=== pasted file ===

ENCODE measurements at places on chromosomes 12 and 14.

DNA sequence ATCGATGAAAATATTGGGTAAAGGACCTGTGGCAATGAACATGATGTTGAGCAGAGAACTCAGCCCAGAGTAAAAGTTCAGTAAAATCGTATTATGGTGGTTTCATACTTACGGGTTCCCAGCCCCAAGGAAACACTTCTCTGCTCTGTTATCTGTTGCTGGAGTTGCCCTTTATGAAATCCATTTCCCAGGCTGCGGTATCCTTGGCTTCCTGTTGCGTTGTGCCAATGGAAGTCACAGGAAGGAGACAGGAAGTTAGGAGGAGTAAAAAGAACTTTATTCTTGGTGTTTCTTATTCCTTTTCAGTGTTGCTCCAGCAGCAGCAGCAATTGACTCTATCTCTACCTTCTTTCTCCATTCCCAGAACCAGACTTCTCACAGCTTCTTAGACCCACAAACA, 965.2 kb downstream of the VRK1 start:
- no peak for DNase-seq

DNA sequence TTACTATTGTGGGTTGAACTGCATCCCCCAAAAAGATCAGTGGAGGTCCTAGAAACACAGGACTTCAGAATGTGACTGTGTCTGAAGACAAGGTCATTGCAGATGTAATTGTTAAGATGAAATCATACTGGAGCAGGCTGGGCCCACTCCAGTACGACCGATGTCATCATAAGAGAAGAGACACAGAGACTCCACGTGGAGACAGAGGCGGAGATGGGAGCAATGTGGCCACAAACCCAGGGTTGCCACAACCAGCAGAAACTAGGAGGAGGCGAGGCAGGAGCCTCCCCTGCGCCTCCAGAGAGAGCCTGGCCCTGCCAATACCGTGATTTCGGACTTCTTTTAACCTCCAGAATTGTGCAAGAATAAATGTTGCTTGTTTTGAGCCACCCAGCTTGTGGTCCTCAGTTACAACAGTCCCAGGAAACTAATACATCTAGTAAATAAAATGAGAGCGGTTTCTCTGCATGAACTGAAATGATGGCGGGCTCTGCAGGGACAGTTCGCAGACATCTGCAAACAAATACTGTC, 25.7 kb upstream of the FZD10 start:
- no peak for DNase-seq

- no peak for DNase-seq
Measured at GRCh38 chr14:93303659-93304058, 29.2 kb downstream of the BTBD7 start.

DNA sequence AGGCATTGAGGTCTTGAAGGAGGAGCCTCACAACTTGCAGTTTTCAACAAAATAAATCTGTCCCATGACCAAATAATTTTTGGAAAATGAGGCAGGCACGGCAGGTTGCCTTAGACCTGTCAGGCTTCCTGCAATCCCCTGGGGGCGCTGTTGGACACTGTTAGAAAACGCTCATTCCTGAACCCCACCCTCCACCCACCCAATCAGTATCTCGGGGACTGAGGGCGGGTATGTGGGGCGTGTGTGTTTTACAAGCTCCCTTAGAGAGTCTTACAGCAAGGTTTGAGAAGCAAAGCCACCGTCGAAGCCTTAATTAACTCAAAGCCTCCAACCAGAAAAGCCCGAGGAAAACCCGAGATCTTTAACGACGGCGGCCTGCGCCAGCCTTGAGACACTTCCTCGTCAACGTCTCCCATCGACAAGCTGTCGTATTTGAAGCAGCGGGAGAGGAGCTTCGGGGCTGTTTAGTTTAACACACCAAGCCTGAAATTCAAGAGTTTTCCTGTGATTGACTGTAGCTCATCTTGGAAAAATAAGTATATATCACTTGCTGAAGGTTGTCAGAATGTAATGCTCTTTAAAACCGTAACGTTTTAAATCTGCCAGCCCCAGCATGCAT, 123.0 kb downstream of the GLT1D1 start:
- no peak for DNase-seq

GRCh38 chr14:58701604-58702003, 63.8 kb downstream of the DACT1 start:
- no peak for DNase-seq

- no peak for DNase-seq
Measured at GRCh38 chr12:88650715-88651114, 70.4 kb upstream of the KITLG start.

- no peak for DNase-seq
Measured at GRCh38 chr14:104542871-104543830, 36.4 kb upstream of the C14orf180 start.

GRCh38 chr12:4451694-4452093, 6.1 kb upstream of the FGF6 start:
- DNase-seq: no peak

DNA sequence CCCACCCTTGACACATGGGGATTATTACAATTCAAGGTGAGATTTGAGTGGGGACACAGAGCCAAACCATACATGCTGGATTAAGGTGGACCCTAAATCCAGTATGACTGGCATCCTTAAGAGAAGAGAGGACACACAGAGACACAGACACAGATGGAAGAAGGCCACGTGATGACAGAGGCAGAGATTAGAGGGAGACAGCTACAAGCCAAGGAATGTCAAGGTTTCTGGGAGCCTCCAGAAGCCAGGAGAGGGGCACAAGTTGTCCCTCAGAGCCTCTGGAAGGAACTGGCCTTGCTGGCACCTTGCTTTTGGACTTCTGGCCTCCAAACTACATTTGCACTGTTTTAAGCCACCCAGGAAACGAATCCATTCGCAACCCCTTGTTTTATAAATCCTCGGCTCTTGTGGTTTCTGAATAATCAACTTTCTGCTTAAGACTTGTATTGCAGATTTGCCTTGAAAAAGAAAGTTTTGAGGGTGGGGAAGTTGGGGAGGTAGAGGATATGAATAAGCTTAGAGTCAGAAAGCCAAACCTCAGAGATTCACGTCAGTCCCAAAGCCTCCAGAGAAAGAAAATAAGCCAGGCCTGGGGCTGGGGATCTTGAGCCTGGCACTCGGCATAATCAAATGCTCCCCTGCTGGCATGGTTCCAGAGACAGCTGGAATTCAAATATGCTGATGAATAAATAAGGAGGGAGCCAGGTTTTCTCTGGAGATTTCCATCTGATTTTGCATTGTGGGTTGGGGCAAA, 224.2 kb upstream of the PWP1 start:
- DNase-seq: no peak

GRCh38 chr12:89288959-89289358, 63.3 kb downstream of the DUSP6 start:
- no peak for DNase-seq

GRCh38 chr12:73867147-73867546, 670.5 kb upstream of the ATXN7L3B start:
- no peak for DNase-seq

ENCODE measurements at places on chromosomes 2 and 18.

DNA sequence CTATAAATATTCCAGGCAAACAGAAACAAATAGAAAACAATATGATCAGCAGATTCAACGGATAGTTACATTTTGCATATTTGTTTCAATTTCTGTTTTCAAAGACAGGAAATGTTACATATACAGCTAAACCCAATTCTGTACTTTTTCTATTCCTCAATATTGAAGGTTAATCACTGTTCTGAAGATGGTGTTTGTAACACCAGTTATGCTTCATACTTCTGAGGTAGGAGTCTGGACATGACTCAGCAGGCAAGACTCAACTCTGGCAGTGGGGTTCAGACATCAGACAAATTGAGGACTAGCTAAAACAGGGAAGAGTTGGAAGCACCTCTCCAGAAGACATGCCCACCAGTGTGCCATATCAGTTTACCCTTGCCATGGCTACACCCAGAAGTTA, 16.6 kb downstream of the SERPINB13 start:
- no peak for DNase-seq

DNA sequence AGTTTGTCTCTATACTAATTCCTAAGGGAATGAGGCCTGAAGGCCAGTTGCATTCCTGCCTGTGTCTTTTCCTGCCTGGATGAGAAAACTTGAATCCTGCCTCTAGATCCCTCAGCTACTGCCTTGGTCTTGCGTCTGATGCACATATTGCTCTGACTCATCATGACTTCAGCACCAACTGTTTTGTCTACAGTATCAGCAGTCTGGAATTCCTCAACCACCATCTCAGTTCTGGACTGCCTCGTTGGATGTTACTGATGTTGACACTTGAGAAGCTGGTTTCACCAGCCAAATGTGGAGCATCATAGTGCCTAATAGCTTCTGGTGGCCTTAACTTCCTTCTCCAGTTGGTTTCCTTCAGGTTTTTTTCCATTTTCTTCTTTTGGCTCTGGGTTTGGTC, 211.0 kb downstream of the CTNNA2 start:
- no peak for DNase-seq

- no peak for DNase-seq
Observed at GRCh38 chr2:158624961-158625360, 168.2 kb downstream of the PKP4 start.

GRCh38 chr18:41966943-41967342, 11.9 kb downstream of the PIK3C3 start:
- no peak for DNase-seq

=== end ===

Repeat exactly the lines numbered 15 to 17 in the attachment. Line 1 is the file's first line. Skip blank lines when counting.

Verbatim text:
Measured at GRCh38 chr14:104542871-104543830, 36.4 kb upstream of the C14orf180 start.

GRCh38 chr12:4451694-4452093, 6.1 kb upstream of the FGF6 start:
- DNase-seq: no peak